Let's face it: in the last few
, all the fun went out of using a PC. Viruses, spyware, spam, pop-ups, and other Web nastiness had turned us all into cowering system administrators, spending far too much time trying to shore up our computers rather than using them to get things done.
Why on earth didn't Microsoft do something?
Of course, now we know: Microsoft
doing something. It just took five years to finish doing it.
That something was
Vista, a new version (well, OK, five versions) that comes with every porthole sealed, every backdoor nailed shut, and every design flaw reworked by a newly security-conscious squad of Microsofties.
Microsoft won't go as far as saying that Vista is invulnerable; nothing with 50 million lines of code could possibly be bulletproof. The bad guys are going to do their best.
But it's safe to say that Vista is by far the most secure Windows yet, and that the sociopaths of the Internet will have a much, much harder time.
That's not all Microsoft accomplished in writing Vista, though. As you'll notice within the first 5 seconds, the company also gave the operating system a total
, both in its capabilities and its look. Vista is the best-looking version of Windows ever.
You thought Windows XP was bad, with its two different versions (Home and Pro)?
Windows Vista comes in
different versions: Home Basic, Home Premium, Business, Enterprise, and Ultimate. And that's not even counting the Starter edition, sold exclusively in poor
outside North America, or the two "N" versions (like Home Basic N), which are sold in Europe to
with a different set of antitrust laws.
This book series, "for Starters," has nothing to do with Windows Vista, Starter Edition. In fact, we thought of it first. :)
Microsoft says that each version is
attuned to a different kind of customer, as though each edition had been somehow conceived differently. In fact, though, the main thing that distinguishes the editions is the suite of programs that comes with each one. For example:
comes with Movie Maker (edit your camcorder footage), DVD Maker (
home movies into simple video DVDs), Media Center (displays your photos and
on a TV set), and
controls (lets you limit what your kids do online and what programs they use). None of this is included with the Business or Enterprise versions, on the assumption that busy corporate executives don't have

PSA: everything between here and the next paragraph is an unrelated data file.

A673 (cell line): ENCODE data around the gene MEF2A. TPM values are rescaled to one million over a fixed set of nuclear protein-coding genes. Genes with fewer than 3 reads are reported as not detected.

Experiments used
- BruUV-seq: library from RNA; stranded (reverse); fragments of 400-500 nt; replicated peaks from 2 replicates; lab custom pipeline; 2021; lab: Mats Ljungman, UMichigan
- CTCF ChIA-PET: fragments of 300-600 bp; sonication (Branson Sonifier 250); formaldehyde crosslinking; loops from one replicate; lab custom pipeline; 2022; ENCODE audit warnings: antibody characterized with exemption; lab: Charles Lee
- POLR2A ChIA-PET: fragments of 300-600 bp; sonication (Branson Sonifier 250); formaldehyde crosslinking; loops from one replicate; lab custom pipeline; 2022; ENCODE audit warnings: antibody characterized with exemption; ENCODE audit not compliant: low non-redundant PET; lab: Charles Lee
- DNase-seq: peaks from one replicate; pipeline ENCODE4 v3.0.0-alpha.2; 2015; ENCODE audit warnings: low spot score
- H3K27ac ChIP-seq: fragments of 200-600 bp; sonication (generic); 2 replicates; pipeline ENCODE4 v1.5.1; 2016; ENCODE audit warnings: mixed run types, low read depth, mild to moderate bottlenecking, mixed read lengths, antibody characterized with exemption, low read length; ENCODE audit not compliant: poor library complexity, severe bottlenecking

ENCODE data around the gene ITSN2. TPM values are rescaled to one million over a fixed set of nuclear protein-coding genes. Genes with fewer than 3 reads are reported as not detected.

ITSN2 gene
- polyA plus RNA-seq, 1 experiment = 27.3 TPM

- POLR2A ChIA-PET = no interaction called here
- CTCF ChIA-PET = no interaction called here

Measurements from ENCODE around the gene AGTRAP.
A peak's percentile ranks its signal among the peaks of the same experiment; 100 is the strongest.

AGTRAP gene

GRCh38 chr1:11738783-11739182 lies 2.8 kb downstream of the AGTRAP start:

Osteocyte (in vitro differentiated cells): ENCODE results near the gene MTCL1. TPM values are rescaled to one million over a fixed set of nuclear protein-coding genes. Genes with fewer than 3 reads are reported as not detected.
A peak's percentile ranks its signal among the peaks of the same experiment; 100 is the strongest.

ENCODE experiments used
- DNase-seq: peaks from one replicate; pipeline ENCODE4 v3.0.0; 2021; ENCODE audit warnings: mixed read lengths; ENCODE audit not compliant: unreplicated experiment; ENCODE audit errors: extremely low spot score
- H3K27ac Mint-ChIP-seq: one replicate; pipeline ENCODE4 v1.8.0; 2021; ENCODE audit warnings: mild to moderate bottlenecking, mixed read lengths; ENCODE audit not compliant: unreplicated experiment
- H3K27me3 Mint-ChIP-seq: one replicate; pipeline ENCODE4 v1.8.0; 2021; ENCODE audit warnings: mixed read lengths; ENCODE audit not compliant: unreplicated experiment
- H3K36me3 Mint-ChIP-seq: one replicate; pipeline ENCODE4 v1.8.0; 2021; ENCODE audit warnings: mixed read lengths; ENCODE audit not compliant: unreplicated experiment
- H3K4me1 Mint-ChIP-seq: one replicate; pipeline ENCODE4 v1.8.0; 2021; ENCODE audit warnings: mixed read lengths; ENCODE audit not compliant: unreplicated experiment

, camcorders, or TVs at work.
versions, on the other hand, come with certain
that are most useful in corporations. They include Complete PC Backup (makes a snapshot of your entire hard drive), password protection for individual files and folders, Windows Fax and Scan (for faxing and scanning, of course), Remote Desktop (lets you control another PC from across the Internet), and lots of hyper-technical networking features.
And then there's the expensive
version, which, as you'd guess, includes everything from all versions.
Except where noted, every word in this book applies equally well to every Vista version. Meanwhile, if some feature makes you salivate, fear not. Microsoft is only too happy to let you upgrade your copy of Windows Vista to a more expensive edition,
"unlocking" features for a fee.
Vista Enterprise is not sold in any store. It's sold directly to corporations for mass installation by highly paid network
About This Book
Windows Vista comes with no printed
guide at all. To learn about the thousands of pieces of software that make up this operating system, you're supposed to read the online help screens.
Unfortunately, as you'll quickly discover, these help screens are tersely written, offer very little technical depth, and lack examples. You can't even mark your place, underline, or read them in the bathroom.